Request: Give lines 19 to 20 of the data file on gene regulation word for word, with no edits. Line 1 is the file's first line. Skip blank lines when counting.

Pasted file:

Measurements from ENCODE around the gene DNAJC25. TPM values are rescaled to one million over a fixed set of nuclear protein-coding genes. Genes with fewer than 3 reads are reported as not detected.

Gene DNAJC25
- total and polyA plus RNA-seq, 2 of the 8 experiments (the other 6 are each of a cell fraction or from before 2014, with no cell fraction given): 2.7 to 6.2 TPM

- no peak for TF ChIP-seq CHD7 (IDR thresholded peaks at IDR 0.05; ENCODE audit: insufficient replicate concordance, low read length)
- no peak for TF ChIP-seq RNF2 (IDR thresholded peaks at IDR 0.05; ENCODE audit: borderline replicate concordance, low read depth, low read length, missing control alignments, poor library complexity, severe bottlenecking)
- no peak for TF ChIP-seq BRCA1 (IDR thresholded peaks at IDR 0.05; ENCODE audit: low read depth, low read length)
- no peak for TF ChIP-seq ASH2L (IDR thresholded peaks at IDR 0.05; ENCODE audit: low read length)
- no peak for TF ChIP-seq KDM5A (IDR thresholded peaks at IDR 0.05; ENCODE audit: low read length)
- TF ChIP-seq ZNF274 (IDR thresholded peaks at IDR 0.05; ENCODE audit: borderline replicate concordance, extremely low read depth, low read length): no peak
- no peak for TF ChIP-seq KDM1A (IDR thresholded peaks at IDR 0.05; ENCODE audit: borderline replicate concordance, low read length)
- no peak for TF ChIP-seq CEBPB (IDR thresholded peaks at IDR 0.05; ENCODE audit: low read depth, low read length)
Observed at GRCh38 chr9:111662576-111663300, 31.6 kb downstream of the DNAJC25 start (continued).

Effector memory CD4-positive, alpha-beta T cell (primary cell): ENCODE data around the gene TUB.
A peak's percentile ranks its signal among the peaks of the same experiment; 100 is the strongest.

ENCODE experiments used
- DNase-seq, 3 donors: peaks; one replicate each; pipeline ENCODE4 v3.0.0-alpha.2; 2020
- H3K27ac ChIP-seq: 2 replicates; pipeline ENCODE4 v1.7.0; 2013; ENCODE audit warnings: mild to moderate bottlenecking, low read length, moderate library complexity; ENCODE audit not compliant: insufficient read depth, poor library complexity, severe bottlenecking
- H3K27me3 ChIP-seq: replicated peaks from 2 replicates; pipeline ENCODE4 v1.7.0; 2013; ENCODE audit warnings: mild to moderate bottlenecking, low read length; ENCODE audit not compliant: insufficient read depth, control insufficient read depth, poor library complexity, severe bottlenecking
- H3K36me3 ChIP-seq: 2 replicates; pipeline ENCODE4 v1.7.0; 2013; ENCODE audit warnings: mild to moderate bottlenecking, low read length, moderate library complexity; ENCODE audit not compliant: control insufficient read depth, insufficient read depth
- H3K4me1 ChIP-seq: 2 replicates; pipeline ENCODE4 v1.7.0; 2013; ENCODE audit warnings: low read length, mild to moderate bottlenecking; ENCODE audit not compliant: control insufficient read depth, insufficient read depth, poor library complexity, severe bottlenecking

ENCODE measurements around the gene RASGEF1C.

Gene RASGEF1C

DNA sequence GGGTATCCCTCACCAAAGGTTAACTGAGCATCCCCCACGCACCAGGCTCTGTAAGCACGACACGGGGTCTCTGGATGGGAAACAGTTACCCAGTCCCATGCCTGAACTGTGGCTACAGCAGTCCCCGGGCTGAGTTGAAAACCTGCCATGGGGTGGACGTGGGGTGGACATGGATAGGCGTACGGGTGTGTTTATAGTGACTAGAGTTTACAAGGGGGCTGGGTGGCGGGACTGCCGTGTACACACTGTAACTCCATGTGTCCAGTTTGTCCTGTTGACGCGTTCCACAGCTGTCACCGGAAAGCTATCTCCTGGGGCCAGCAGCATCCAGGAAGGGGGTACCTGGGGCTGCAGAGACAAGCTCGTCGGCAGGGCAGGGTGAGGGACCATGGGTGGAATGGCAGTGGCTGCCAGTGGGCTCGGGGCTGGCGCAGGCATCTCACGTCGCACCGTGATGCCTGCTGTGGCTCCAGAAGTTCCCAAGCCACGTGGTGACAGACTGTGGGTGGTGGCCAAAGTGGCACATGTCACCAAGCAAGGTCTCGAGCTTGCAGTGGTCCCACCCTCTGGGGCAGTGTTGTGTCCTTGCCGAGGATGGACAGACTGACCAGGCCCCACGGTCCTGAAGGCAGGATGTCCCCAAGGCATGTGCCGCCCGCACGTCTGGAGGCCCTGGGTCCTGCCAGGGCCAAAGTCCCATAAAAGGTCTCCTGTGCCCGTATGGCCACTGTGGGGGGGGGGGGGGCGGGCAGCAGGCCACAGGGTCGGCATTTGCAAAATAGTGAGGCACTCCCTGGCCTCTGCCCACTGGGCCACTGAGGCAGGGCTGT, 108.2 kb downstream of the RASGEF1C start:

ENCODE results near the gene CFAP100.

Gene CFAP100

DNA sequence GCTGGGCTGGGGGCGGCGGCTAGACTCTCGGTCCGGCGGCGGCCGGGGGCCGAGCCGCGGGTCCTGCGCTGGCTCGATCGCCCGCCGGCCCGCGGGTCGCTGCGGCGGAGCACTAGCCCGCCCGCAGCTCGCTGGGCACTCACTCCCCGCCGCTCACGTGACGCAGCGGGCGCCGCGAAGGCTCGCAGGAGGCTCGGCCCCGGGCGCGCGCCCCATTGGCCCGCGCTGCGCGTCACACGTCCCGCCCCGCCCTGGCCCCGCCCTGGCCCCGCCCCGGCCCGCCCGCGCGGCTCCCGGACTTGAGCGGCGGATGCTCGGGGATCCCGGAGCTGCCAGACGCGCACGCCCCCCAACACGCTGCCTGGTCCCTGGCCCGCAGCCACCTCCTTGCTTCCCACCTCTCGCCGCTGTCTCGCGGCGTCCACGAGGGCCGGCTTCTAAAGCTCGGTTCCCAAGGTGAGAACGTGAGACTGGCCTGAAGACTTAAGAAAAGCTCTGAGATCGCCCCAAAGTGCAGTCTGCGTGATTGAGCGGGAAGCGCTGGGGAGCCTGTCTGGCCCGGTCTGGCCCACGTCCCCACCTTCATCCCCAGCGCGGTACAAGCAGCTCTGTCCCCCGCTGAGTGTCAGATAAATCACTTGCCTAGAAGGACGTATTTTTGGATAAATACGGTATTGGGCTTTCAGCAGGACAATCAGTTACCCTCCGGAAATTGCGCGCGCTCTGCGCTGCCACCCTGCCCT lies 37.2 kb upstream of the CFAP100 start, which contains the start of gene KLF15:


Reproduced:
- H3K36me3 ChIP-seq: 2 replicates; pipeline ENCODE4 v1.7.0; 2013; ENCODE audit warnings: mild to moderate bottlenecking, low read length, moderate library complexity; ENCODE audit not compliant: control insufficient read depth, insufficient read depth
- H3K4me1 ChIP-seq: 2 replicates; pipeline ENCODE4 v1.7.0; 2013; ENCODE audit warnings: low read length, mild to moderate bottlenecking; ENCODE audit not compliant: control insufficient read depth, insufficient read depth, poor library complexity, severe bottlenecking